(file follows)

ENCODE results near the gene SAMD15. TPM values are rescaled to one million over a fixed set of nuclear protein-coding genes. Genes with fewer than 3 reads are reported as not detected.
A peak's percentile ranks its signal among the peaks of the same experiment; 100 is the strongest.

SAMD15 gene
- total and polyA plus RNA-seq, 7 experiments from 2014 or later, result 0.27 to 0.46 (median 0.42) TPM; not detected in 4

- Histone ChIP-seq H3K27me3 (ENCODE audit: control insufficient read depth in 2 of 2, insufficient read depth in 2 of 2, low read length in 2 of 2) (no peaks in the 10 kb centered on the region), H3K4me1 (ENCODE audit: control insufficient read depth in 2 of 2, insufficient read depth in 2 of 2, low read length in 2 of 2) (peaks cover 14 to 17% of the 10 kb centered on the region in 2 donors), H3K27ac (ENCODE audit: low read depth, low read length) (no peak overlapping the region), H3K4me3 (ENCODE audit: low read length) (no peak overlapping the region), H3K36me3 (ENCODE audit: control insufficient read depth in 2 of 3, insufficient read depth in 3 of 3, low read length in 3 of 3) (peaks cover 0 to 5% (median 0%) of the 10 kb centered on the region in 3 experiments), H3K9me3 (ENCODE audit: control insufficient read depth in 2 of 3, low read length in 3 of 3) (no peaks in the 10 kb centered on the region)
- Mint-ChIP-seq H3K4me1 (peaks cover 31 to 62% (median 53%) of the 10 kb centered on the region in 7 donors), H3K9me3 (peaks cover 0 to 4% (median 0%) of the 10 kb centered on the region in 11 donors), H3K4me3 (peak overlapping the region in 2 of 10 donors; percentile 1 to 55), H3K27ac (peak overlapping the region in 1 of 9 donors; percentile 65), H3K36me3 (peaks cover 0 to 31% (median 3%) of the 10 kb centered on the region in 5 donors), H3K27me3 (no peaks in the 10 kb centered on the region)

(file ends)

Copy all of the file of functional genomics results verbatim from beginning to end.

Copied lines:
ENCODE results near the gene SAMD15. TPM values are rescaled to one million over a fixed set of nuclear protein-coding genes. Genes with fewer than 3 reads are reported as not detected.
A peak's percentile ranks its signal among the peaks of the same experiment; 100 is the strongest.

SAMD15 gene
- total and polyA plus RNA-seq, 7 experiments from 2014 or later, result 0.27 to 0.46 (median 0.42) TPM; not detected in 4

- Histone ChIP-seq H3K27me3 (ENCODE audit: control insufficient read depth in 2 of 2, insufficient read depth in 2 of 2, low read length in 2 of 2) (no peaks in the 10 kb centered on the region), H3K4me1 (ENCODE audit: control insufficient read depth in 2 of 2, insufficient read depth in 2 of 2, low read length in 2 of 2) (peaks cover 14 to 17% of the 10 kb centered on the region in 2 donors), H3K27ac (ENCODE audit: low read depth, low read length) (no peak overlapping the region), H3K4me3 (ENCODE audit: low read length) (no peak overlapping the region), H3K36me3 (ENCODE audit: control insufficient read depth in 2 of 3, insufficient read depth in 3 of 3, low read length in 3 of 3) (peaks cover 0 to 5% (median 0%) of the 10 kb centered on the region in 3 experiments), H3K9me3 (ENCODE audit: control insufficient read depth in 2 of 3, low read length in 3 of 3) (no peaks in the 10 kb centered on the region)
- Mint-ChIP-seq H3K4me1 (peaks cover 31 to 62% (median 53%) of the 10 kb centered on the region in 7 donors), H3K9me3 (peaks cover 0 to 4% (median 0%) of the 10 kb centered on the region in 11 donors), H3K4me3 (peak overlapping the region in 2 of 10 donors; percentile 1 to 55), H3K27ac (peak overlapping the region in 1 of 9 donors; percentile 65), H3K36me3 (peaks cover 0 to 31% (median 3%) of the 10 kb centered on the region in 5 donors), H3K27me3 (no peaks in the 10 kb centered on the region)